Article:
In May 2020, the 14th Annual State of Agile Report revealed that “95% of respondents report their organizations practice Agile development methods”, yet “82% of respondents indicated that not all of their company’s teams have adopted Agile practices signalling that there is still growth to come for enterprise Agile adoption.”
If you’re about to transition from waterfall to agile development, thinking about transitioning, or in the midst of a transition, continue reading to find out more about the Waterfall journey from the 1970’s to today.
What is Waterfall Development?
In the 1970’s whitepaper, Managing the Development of Large Software Systems, Winston Royce first described what is now commonly referred to as “Waterfall” development.
Waterfall development is a linear approach to product development, following the implementation steps from the system requirements, through to operations.
Waterfall’s Bad Reputation
Over the years, Waterfall development has had a challenging reputation in modern-day product development as being slow, lacking quality, risky, and “not what the cool kids in Silicon Valley do”. Even Winston Royce knew this back in 1970 stating that the implementation is “risky and invites failure.”
So, if the pioneer of the Waterfall model knew of the limitations, why are there still so many companies working in this way? For the most part, this is answered by “this is how we’ve always done things”.
Waterfall Development For Businesses Today
Waterfall is a perfectly fine way to build products – in the 70s and 80s – and is still adequate today if you have a known, stable set of requirements and are operating in a predictable, steady environment that is immune to, or heavily protected against, any external forces or changes… but how many organisations have that luxury?
What is Agile Development?
Agile development is a product development mindset focused on quickly delivering value to customers at a sustainable pace. It is often referred to as iterative development and is often made up of practices to foster and enable collaboration through empowered, cross-functional, self-organising teams.
The term “Agile” first came to prominence in the Agile Manifesto in 2001. This is a set of four values and 12 principles that enable software development teams to deliver high quality solutions to their customers quickly and sustainably. These values and principles are just as applicable to any kind of product or service development, not just software.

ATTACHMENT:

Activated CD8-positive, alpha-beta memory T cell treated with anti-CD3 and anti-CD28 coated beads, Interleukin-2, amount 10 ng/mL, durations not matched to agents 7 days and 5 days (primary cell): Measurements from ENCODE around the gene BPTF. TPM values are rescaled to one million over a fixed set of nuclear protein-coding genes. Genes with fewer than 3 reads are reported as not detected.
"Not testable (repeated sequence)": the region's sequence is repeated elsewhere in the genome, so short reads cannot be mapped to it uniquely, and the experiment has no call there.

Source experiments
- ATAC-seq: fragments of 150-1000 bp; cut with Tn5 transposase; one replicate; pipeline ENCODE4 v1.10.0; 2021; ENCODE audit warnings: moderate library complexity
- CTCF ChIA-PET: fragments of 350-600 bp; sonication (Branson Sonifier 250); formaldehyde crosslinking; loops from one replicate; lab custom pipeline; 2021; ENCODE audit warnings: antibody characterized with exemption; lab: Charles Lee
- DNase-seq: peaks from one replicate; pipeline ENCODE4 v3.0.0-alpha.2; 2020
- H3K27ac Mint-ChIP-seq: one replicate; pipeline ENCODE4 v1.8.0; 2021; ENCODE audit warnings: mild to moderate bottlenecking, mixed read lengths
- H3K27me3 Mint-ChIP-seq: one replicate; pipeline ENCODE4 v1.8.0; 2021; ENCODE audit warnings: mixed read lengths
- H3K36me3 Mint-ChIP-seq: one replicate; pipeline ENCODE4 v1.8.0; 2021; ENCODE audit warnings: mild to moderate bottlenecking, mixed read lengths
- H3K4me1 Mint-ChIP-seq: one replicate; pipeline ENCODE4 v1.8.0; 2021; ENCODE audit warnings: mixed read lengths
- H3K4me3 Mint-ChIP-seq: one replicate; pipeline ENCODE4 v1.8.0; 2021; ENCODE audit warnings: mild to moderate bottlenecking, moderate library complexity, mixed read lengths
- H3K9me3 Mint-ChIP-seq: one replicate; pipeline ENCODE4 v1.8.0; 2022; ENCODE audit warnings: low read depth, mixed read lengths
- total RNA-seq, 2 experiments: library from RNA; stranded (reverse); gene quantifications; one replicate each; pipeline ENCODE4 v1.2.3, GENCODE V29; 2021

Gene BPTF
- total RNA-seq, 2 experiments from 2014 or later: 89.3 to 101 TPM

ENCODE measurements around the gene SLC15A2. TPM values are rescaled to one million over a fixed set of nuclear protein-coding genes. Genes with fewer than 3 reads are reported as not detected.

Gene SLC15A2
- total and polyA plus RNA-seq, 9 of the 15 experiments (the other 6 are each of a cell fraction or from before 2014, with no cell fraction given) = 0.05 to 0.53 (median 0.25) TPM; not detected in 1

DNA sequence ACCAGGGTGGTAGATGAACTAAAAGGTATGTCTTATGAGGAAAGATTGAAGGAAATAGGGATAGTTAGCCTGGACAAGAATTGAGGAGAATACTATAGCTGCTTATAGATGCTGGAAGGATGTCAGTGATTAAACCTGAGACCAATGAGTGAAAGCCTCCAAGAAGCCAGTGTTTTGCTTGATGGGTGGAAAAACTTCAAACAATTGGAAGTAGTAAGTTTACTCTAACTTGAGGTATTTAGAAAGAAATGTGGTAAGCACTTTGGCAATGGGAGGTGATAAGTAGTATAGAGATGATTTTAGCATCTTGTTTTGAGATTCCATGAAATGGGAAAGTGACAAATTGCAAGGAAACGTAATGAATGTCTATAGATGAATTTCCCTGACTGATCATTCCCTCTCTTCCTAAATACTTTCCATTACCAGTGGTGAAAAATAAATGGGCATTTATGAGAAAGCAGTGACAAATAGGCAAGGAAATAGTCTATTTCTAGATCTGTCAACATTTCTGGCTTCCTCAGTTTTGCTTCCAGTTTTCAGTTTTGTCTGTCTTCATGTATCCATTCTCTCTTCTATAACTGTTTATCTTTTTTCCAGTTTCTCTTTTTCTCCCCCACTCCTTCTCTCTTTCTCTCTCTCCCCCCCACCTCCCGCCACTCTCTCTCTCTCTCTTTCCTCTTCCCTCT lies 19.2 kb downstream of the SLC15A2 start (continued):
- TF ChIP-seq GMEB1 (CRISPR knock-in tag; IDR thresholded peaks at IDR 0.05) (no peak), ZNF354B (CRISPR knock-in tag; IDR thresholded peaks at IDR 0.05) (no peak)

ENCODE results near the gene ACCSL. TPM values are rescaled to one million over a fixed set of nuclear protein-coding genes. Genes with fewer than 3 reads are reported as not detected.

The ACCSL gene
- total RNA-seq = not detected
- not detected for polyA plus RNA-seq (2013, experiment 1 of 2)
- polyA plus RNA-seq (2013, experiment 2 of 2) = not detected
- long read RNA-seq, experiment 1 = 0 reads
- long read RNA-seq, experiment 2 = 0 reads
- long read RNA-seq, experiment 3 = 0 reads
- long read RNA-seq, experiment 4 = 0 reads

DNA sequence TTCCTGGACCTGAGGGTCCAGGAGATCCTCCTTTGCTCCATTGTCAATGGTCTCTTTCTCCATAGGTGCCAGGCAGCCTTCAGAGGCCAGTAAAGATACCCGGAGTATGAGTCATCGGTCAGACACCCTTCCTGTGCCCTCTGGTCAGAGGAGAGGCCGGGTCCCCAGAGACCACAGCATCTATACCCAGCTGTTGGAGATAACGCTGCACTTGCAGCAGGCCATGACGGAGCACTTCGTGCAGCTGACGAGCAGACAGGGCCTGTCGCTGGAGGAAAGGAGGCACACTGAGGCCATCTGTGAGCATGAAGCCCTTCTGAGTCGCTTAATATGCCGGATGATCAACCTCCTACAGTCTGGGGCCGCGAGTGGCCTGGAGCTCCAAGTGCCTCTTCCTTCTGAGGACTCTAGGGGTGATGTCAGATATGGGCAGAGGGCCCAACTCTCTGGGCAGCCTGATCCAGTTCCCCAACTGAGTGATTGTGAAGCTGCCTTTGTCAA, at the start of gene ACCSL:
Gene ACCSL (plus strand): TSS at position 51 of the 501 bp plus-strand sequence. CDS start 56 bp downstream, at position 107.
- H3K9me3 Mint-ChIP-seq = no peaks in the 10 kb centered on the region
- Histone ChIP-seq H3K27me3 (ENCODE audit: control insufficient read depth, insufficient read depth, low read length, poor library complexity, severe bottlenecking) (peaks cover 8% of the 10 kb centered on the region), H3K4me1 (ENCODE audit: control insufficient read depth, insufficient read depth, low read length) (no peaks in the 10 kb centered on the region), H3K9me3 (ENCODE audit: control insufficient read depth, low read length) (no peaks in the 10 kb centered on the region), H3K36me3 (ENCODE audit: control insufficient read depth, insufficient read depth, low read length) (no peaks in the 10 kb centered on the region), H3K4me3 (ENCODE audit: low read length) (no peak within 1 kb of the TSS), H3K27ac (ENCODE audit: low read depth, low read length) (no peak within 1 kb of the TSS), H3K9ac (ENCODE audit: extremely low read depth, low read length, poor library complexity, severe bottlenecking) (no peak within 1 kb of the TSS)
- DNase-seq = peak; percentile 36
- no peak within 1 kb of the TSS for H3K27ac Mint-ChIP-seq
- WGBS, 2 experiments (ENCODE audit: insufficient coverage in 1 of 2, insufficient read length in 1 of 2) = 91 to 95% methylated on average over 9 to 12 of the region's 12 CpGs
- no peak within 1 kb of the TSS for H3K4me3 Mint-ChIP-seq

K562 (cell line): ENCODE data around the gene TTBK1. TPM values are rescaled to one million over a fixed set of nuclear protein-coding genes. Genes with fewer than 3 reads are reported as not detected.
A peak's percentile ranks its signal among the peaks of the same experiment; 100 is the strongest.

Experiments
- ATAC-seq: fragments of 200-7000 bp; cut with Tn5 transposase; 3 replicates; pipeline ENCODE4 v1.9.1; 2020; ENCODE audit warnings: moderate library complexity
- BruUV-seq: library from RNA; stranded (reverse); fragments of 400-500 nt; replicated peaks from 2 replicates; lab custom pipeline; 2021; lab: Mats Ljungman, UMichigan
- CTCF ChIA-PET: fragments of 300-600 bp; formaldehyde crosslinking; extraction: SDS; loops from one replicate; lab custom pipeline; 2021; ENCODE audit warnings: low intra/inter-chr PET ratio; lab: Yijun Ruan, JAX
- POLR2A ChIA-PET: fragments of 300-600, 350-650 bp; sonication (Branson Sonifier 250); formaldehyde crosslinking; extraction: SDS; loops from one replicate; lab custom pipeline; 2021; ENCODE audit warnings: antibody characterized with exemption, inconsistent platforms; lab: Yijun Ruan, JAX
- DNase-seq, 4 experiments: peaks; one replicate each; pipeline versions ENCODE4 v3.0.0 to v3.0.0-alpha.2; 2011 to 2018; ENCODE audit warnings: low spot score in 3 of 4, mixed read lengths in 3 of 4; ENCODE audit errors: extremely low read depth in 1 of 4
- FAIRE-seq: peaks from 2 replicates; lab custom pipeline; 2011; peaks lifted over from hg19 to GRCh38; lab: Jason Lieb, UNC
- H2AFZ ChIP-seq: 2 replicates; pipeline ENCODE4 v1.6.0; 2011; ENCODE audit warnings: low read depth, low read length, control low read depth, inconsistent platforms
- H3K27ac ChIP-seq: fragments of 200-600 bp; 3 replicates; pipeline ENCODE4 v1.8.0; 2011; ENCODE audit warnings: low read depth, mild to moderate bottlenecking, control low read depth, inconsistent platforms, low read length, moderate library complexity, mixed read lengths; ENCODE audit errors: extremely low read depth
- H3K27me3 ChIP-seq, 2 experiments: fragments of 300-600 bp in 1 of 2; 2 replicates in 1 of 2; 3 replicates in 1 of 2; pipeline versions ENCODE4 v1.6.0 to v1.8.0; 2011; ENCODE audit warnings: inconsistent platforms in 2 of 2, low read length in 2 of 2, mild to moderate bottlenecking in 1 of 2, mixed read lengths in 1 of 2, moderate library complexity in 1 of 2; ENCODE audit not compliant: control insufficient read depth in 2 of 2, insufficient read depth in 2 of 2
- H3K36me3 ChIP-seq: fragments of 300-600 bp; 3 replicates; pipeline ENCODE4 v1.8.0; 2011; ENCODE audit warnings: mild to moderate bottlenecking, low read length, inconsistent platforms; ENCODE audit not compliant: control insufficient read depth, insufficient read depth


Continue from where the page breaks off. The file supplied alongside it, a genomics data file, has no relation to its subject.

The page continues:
What are the Benefits of Transitioning to Agile?
There are many benefits of applying an agile development mindset and practices to your development process. However, before you even start the process, make sure that you understand your reason why.
Agile is not a silver bullet and will not magically solve all of your problems. There are likely more failed Agile transformations than there are successful ones due to people doing it for the wrong reasons.
Adopting agile successfully requires investment (in training, coaching, communication, organisational change in some cases), a strategy and implementation plan, commitment, discipline and a compelling vision to inspire the organisation.
Top 5 Benefits of Agile
If you’re happy that you’ve got that in place (or you’re on your way), then the top 5 benefits of agile reported by organisations are:
- Ability to manage changing priorities
- Project visibility
- Business/IT alignment
- Delivery speed/time to market
- Team morale
Start Your Transition To Agile Today!
When you’re ready to transform your organisation to agile, consider starting off by mapping your journey with a roadmap. If you require a partner, or just want to talk to someone who has done the transition from waterfall to agile before, then McKenna Agile Consultants are here for you. Get in touch with one of our team.